Another shift I started last year in an effort to create a more discussion and inquiry based math classroom was how I asked students to share their answers. I used to just say ‘who has the answer’ or ‘who can tell us how to do this problem.’ I’ve since shifted to asking students ‘can you share your thinking.’ It’s so much less pressure to just share your thinking than it is to explain the right answer. Additionally, even if a student has the right answer, it’s much more meaningful to delve into the thought processes to getting that answer.


This practice was new to me when I came to my current school. We call it centering. I was a bit unsure of how it would go down in the classroom. Seemed a bit woo-woo to me. I realized that it doesn’t have to be that at all. When I explain it to my students, I tell them that centering is just a practice of focus. A typical centering goes as follows:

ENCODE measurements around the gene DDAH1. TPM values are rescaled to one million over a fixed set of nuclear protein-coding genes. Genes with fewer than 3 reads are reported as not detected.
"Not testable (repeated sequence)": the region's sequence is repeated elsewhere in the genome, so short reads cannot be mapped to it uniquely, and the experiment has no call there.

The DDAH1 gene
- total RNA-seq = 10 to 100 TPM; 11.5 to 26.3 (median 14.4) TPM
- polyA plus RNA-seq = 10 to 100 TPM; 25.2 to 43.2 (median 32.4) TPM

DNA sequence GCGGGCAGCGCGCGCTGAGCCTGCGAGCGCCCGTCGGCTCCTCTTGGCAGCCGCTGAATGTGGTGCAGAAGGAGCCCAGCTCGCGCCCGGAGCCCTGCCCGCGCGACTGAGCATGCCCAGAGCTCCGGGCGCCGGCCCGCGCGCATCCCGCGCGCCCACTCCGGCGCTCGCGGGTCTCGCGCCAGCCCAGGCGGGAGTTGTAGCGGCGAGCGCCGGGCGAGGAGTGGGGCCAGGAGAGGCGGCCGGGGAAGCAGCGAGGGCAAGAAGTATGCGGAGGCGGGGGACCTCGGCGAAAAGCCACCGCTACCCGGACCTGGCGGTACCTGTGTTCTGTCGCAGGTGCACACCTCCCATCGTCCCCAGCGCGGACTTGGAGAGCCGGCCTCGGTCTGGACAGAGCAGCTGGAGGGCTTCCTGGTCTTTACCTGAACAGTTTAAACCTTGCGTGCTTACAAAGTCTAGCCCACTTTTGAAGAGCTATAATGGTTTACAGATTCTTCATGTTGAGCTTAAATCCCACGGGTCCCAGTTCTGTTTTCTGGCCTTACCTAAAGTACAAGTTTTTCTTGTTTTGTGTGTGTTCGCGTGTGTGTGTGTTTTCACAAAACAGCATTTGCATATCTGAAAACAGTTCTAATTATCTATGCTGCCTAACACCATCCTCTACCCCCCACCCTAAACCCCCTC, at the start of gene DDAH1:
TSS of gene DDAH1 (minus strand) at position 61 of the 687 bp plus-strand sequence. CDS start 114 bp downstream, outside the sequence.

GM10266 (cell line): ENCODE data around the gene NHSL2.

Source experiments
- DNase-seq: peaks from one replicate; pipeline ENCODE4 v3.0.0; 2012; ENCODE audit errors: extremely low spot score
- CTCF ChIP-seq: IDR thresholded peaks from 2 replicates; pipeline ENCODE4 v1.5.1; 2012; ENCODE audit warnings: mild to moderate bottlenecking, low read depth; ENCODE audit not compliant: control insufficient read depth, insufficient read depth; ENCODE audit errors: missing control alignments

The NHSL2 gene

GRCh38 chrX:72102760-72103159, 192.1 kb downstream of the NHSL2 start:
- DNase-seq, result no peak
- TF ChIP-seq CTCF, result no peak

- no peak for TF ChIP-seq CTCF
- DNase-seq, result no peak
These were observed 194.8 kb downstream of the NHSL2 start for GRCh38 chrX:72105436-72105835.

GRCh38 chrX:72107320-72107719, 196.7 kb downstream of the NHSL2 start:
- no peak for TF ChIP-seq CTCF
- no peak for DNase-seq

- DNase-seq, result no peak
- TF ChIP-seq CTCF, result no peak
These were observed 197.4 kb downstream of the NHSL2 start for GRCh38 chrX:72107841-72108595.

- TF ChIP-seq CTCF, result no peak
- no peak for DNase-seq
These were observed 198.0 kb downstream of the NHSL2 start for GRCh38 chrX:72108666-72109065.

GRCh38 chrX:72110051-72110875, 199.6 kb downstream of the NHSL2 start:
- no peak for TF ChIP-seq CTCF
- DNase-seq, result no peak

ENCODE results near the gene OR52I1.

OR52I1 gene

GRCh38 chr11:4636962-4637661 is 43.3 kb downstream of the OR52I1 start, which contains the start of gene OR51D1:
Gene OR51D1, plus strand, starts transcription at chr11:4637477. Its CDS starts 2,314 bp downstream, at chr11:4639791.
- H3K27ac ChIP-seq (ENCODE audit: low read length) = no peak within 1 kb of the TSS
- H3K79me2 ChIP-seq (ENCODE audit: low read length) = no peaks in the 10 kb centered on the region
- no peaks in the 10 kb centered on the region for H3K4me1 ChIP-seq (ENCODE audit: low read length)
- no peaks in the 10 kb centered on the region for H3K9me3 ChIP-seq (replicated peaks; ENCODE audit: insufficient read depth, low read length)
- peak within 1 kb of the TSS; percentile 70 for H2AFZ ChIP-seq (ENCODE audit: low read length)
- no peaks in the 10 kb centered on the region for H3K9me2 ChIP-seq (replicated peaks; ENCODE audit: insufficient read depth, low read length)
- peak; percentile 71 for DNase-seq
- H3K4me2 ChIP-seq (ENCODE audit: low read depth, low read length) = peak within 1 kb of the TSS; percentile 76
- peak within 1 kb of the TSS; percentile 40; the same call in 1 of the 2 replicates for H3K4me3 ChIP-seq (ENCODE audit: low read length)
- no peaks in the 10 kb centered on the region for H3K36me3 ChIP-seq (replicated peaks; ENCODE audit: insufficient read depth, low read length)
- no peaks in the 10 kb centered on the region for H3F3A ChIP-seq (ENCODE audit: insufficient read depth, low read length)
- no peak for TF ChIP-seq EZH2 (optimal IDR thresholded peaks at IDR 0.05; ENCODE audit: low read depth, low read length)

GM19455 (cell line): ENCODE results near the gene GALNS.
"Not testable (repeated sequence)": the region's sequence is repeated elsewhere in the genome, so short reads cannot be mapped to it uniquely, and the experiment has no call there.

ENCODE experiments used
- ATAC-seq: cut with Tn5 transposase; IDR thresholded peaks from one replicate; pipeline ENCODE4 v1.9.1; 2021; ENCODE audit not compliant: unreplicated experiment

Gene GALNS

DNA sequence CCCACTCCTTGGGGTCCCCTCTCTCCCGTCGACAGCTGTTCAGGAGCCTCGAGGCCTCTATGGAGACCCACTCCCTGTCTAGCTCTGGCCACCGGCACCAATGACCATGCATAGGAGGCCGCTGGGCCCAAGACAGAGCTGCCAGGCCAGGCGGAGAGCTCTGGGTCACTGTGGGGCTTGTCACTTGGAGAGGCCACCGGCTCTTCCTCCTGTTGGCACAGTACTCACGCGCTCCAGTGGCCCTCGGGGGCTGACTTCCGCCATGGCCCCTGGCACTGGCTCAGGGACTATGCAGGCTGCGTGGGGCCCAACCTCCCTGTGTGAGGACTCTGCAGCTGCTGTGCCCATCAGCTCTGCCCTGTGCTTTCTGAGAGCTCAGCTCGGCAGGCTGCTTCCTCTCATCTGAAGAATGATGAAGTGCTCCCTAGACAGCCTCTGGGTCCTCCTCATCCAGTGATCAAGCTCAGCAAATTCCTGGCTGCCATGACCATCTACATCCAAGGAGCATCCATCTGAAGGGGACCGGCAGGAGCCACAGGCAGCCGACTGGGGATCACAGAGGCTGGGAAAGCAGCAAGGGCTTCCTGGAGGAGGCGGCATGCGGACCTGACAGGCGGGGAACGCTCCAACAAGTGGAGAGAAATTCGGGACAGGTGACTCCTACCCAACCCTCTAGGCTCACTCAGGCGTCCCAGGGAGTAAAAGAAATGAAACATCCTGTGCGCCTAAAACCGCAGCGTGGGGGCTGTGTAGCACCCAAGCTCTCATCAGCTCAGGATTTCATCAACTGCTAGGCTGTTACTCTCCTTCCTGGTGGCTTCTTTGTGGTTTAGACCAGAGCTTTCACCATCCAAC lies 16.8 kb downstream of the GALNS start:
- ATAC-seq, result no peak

I ask students to sit up straight and either close their eyes or rest their gaze down at the table. Just wanting to limit the visual input. We will begin to take slow, deep breaths together.  In through our nose and out our mouth. I will have students (and myself) bring all their focus to the feeling of the air as it passes through our noses. For me, the part that’s easiest to focus on is the nerves on the tip of my nostrils. I remind them (and myself) that if they find their mind wandering of things that they’re worried about or a to-do list, to become aware that their focus has shifted and just bring it right back to paying attention to their breathe. We will continue this for maybe a minute or two and then I ask them to just return their attention back to the room and we begin class.